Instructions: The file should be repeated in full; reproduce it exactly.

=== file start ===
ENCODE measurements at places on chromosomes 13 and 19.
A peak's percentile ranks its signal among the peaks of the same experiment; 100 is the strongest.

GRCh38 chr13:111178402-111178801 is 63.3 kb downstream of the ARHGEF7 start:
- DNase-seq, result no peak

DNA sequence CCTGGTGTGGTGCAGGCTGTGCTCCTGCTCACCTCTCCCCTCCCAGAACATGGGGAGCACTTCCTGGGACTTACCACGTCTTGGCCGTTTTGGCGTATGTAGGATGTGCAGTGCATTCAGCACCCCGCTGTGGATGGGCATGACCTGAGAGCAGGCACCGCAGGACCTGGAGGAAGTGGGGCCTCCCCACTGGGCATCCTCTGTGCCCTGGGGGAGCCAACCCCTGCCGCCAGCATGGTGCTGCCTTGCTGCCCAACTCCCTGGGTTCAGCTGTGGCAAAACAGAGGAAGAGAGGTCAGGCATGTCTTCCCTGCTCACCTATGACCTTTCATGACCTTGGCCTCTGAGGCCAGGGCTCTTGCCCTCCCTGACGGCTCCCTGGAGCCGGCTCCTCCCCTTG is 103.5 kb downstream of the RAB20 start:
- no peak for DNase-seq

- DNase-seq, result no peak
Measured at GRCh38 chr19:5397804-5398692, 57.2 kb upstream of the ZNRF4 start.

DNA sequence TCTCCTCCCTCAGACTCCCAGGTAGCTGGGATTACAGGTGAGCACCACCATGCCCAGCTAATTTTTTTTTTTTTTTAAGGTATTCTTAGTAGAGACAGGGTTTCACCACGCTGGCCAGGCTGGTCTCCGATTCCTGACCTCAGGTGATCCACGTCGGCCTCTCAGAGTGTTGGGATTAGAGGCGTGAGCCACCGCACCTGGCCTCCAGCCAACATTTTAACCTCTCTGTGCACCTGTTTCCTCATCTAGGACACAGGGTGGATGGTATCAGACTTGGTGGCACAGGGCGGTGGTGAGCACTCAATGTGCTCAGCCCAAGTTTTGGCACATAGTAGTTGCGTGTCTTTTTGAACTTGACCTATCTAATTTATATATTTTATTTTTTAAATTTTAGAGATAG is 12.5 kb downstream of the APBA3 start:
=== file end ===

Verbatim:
ENCODE measurements at places on chromosomes 13 and 19.
A peak's percentile ranks its signal among the peaks of the same experiment; 100 is the strongest.

GRCh38 chr13:111178402-111178801 is 63.3 kb downstream of the ARHGEF7 start:
- DNase-seq, result no peak

DNA sequence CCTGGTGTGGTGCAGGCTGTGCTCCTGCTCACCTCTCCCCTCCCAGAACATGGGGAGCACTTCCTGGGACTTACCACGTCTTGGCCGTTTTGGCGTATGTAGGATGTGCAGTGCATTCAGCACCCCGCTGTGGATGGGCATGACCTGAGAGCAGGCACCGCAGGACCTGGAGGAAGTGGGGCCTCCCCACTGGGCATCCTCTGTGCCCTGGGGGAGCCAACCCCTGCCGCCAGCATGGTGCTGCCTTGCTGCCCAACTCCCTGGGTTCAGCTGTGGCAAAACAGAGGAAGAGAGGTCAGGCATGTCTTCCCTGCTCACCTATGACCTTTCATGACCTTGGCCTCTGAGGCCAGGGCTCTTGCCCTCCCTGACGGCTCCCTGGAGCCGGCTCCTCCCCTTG is 103.5 kb downstream of the RAB20 start:
- no peak for DNase-seq

- DNase-seq, result no peak
Measured at GRCh38 chr19:5397804-5398692, 57.2 kb upstream of the ZNRF4 start.

DNA sequence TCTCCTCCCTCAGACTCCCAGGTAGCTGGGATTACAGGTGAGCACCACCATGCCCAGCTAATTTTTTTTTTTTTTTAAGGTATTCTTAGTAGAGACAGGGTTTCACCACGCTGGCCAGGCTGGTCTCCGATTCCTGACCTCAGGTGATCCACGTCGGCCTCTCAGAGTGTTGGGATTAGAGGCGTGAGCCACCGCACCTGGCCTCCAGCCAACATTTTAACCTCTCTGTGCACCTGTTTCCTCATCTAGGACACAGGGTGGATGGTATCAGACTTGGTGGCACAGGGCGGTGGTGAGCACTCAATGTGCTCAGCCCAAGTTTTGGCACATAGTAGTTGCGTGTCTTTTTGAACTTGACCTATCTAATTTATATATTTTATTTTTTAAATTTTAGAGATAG is 12.5 kb downstream of the APBA3 start: